To operate the tube the cathodes 2 and 4 are connected together through a resonant circuit 6 comprising the usual inductance and capacity. An intermediate tap 'l on the inductance is connected through a radio frequency choke 9, an anode source I and another choke II, to the anode 5, the positive end of the battery being connected to the anode. The output of the device may conveniently be a coupled coil l2. v
Briefly, the operation of the device is as follows: When the anode potential is applied, free electrons in the space between the cathodes are accelerated toward the center of the device by the They are not allowed to be collected by the anode, however, because of a strong longitudinal electromagnetic field produced by solenoid I l, energized by a battery l5, and controlled by rheostat 18. The electrons,
therefore, pass through the aperture in the anode and are decelerated during their approach to the opposite cathode. The movement of the electrons toward the cathode induces a potential therein, and the electrons reverse their direction and are accelerated toward the opposite cathode.
The heat is then still As the voltage builds up across the tuned circuit O, the electrons, during their oscillation, im-
pact the cathodes 2 and l to produce secondaries, and these secondaries build up the oscillating current until an equilibrium is reached and-the tube output stabilizes, While there are differing phase relationships between the electrons generating secondaries and those which are collected, it is not believed that it is necessary, in this application, to go into the finer points of operation as these points will be found in the two applications above referred to. The important feature, as far as the present application is concerned, is that the electrodes, processed as I have described, will consistently give a one-toone emission ratio when an' electron impact velocity of twenty volts is attained, thus comparing favorably with sensitized caesium surfaces heretofore used for secondary emitters.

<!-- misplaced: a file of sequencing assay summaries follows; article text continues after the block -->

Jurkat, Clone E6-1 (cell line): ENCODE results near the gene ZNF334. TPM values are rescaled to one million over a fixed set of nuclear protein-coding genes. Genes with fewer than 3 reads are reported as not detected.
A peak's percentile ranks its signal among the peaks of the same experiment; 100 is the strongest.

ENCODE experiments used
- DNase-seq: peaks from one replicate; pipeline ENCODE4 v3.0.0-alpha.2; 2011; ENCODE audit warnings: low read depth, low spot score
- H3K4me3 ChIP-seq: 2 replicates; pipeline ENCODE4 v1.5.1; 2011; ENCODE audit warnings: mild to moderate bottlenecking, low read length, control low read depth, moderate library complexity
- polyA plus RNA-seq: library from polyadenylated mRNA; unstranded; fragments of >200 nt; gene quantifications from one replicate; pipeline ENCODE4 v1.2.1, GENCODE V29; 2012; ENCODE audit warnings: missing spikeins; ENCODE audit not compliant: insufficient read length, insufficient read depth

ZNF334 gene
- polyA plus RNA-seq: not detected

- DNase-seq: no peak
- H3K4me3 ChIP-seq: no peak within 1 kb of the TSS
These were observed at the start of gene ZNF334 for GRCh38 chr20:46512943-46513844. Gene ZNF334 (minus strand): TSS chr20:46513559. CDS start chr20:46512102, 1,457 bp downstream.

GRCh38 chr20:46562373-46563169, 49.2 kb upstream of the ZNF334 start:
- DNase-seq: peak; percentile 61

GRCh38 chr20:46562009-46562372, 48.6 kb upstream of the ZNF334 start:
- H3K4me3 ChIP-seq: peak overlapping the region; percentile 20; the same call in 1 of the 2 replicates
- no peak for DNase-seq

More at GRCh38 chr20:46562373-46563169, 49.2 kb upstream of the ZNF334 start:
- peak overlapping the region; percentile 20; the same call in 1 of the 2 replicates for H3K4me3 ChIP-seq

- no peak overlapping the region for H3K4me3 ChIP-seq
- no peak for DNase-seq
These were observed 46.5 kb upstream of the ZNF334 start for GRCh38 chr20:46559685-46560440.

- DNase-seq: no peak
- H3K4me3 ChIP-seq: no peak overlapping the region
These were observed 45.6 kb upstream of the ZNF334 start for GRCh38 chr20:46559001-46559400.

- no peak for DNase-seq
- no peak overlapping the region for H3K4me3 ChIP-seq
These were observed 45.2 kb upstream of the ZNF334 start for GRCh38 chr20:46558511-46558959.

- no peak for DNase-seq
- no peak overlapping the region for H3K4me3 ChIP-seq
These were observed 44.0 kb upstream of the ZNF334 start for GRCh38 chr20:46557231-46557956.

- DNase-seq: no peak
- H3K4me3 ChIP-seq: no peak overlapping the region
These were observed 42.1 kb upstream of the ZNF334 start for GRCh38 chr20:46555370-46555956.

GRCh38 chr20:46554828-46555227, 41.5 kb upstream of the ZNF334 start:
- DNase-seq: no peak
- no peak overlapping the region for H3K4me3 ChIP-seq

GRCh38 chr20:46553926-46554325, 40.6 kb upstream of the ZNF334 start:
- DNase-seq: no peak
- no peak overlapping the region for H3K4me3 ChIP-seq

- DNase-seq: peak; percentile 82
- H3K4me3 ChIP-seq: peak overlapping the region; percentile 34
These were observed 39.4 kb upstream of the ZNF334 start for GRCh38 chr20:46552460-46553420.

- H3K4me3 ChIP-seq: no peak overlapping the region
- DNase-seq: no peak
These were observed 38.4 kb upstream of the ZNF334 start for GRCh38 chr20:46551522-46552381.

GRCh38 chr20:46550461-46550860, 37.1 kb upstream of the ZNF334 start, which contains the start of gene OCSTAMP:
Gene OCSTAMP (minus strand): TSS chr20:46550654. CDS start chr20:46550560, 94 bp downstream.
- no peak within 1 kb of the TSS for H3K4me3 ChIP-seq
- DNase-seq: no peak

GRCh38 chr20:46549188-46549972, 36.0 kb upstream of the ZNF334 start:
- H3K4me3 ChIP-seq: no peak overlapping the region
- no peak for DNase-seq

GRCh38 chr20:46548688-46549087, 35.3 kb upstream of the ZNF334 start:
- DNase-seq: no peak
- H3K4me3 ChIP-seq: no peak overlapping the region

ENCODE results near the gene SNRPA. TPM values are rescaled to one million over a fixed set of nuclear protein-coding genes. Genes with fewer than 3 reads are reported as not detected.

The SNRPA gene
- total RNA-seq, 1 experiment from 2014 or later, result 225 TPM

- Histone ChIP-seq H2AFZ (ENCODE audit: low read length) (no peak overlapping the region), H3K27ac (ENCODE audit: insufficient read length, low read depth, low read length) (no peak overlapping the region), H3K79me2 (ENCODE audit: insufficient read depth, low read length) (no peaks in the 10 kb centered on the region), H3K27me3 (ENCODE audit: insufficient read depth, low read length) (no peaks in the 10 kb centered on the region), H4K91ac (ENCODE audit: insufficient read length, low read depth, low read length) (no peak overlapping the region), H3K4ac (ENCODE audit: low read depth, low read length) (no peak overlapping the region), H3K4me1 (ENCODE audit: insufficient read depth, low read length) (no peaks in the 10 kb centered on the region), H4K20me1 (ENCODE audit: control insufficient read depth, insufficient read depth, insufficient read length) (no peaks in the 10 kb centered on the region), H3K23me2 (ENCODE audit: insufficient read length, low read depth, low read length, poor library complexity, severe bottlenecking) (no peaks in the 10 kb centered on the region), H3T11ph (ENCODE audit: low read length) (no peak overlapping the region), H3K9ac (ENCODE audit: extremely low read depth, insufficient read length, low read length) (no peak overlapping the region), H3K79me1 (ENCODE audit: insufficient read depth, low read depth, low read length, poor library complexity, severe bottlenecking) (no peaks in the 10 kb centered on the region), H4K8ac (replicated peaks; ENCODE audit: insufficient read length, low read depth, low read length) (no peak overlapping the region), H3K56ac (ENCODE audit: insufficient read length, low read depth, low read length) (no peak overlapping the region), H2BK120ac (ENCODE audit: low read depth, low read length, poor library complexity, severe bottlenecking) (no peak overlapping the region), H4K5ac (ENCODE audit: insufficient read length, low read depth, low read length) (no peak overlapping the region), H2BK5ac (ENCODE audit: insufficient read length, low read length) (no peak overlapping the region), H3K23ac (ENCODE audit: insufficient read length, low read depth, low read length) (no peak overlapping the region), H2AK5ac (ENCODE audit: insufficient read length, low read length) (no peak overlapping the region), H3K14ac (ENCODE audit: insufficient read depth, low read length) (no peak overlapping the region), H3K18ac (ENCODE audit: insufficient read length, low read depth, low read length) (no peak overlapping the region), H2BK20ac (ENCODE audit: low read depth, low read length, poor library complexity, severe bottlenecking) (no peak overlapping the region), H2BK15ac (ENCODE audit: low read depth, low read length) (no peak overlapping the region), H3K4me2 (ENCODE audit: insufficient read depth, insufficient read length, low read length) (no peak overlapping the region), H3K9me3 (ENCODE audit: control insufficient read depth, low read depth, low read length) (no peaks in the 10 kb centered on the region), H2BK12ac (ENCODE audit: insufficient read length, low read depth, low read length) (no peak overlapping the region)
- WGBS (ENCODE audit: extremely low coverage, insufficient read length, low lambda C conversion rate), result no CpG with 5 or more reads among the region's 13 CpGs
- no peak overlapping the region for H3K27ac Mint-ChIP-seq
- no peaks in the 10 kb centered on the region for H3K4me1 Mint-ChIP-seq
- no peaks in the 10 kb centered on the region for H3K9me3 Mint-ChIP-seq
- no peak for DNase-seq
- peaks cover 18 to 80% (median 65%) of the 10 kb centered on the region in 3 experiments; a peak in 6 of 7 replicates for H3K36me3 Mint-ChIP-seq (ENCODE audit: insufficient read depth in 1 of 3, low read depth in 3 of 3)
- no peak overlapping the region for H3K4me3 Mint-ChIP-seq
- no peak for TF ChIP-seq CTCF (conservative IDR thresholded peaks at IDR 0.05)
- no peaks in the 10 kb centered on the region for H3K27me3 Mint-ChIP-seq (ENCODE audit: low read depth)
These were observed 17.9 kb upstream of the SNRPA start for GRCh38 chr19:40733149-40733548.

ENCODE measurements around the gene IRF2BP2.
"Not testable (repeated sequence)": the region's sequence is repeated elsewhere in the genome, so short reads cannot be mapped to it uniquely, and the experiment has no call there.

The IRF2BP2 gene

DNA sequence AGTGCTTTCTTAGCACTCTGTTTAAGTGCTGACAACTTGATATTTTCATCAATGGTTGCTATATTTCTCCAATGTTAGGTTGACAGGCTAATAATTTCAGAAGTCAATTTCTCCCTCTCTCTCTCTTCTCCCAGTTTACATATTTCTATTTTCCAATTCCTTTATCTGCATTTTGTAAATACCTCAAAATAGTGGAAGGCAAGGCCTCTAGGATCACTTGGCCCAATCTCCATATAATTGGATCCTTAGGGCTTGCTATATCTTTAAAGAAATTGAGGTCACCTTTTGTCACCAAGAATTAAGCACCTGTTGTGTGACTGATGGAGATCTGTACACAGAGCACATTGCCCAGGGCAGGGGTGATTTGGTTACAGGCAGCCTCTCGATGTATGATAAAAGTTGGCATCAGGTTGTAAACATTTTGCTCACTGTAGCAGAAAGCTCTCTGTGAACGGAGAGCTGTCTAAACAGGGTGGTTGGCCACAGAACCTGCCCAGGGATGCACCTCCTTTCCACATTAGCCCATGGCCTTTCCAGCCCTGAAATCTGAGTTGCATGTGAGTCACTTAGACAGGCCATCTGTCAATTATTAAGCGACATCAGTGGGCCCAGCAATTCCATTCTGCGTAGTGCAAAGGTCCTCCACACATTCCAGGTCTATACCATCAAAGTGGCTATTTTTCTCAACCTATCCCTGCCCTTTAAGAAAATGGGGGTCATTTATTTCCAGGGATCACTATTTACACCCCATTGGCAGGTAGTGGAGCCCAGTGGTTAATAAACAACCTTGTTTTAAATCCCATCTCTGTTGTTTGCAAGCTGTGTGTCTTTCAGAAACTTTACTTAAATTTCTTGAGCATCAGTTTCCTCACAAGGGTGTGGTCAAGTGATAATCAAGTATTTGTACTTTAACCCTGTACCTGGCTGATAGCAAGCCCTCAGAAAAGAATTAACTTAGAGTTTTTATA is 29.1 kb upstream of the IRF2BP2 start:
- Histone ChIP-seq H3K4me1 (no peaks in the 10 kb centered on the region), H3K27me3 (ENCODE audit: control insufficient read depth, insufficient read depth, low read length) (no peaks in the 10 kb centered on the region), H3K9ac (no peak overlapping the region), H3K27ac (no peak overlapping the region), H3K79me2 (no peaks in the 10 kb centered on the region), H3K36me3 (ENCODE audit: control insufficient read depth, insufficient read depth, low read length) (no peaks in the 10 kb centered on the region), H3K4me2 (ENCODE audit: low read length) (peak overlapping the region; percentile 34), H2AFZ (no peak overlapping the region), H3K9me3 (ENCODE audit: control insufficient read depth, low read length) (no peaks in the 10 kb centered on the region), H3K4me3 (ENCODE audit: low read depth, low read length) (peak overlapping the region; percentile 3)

The treatment that I have described above in no way corresponds to the method of forming a good thermionic emitter from the same material. In fact, the thermionic emission at a dull red, for example 750 C. is extremely poor, and for this reason the material which I have described is advantageous in that the cathode may operate continuously in temperatures up to and including a red heat, without thermionic emission disturbing the operation of the device, and I have been able to operate an electron multiplier with the cathodes at 1000 C., a temperature at which alkali metal surfaces would be destroyed.
An electronic discharge device comprising an envelope containing an apertured anode, and a